Note: The National HIV/AIDS Strategy calls for integrated programs to address the syndemic of HIV, STIs, viral hepatitis, and substance use and mental health disorders. This includes facilitating the linkage of HIV services to substance use disorder treatment, syringe services programs, and other evidence-based harm reduction programs.
The Substance Abuse and Mental Health Services Administration (SAMHSA) recently published its draft Harm Reduction Framework and invites public comments no later than August 14, 2023, at 5:00 p.m. ET.
SAMHSA Harm Reduction Framework
The SAMHSA Harm Reduction Framework is the first document to comprehensively outline harm reduction and its role within the Department of Health and Human Services (HHS). The Framework will inform SAMHSA’s harm reduction activities moving forward, as well as related policies, programs, and practices. The Framework:
Provides a roadmap of best practices, principles, and pillars that anyone can apply to their work.
Serves as a list of best practices and services, with descriptions and citations of evidence.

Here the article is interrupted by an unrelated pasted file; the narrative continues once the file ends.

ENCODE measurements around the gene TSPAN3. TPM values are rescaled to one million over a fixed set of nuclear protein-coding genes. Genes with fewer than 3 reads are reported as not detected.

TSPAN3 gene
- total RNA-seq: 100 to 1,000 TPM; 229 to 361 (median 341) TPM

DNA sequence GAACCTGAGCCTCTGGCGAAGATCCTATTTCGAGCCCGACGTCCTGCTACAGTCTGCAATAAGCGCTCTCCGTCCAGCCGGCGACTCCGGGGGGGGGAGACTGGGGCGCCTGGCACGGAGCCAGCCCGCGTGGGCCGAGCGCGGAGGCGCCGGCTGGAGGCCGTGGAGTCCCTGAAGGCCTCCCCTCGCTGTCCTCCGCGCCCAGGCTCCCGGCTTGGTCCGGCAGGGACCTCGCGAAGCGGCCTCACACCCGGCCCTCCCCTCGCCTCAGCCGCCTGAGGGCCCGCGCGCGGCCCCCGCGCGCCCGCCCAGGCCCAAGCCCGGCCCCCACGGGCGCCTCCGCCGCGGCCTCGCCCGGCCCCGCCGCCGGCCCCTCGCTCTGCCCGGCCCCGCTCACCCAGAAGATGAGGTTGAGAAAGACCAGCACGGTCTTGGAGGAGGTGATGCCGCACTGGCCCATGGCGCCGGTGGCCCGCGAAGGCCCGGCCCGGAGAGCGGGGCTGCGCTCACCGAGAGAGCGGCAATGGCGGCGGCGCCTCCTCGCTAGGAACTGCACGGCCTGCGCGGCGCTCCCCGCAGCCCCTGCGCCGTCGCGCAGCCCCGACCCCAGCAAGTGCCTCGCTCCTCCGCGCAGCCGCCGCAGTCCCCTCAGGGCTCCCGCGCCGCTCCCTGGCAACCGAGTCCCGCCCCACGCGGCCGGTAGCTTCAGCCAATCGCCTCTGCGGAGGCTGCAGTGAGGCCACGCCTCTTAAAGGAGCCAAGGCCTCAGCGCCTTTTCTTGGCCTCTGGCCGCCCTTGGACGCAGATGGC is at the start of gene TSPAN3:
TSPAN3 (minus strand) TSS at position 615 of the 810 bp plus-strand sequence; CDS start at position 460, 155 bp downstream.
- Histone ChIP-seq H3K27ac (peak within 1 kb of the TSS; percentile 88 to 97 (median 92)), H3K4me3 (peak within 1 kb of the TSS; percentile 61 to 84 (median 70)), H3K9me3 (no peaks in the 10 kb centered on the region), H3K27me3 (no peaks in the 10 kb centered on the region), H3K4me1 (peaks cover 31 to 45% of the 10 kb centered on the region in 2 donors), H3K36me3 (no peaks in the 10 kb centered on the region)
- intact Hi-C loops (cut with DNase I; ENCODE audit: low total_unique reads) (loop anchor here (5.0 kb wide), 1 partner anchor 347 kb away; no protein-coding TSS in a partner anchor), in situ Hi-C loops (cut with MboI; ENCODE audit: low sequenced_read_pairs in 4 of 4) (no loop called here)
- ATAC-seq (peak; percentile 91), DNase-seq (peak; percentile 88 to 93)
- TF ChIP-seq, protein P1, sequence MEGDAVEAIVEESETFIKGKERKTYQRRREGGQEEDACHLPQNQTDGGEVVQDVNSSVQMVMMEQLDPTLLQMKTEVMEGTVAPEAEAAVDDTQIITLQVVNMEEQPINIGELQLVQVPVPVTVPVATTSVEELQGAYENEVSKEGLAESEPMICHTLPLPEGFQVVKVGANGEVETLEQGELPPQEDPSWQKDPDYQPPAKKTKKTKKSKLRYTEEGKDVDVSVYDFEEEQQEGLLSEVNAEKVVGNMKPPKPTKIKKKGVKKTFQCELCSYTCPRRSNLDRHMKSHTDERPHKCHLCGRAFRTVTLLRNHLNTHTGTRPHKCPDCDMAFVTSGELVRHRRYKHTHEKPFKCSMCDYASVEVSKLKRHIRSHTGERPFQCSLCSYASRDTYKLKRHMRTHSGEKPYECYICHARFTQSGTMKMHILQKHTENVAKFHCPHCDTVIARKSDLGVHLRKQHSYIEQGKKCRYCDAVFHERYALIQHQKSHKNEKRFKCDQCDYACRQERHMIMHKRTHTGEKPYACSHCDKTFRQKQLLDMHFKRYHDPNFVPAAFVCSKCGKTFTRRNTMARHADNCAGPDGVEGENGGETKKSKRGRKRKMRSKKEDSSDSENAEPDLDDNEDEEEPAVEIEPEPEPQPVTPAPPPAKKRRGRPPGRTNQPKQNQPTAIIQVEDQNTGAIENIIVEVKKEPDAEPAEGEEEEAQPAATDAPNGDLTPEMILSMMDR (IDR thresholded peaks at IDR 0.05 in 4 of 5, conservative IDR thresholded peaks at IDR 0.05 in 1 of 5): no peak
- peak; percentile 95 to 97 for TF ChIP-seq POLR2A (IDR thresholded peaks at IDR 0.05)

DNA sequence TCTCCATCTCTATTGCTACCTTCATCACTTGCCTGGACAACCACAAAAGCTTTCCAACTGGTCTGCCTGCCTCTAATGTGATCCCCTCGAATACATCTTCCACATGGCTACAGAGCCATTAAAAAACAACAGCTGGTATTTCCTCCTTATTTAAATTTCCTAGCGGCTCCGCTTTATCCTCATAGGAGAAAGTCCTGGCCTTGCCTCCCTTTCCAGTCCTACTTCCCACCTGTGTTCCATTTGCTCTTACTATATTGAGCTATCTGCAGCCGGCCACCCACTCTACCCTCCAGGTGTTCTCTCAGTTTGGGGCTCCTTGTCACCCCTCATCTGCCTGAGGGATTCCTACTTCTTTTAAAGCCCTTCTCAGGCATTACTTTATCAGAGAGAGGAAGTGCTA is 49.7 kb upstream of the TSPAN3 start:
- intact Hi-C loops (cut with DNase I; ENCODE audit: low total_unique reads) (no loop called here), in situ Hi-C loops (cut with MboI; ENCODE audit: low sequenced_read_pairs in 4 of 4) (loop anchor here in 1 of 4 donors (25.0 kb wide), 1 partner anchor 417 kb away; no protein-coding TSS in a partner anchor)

Gives a brief background on harm reduction in the U.S. and describes Community-Based Harm Reduction Programs (CHRP) and their mission-critical role in connecting with our communities’ most vulnerable individuals.
Read the draft Framework.(PDF, 588KB)
The Biden-Harris Administration has identified harm reduction as a federal drug policy priority, and it is one of the four strategic priorities of the U.S. Department of Health and Human Services (HHS) Overdose Prevention Strategy.
SAMHSA convened the first-ever federal Harm Reduction Summit, in partnership with the Centers for Disease Control and Prevention (CDC) and the White House Office of National Drug Control Policy (ONDCP), in December 2021. The Summit brought together over 100 experts representing prevention, treatment, recovery, harm reduction, and (most importantly) those with lived and living experience with substance use—to help inform SAMHSA’s policies, programs, and practices.
The Framework was developed and written in partnership with a Steering Committee of harm reduction leaders from around the country. This group represents a broad array of backgrounds and experiences, with most having lived or living experience of drug use. The Steering Committee synthesized findings from the Harm Reduction Summit. The Framework is adapted from the Committee's final report.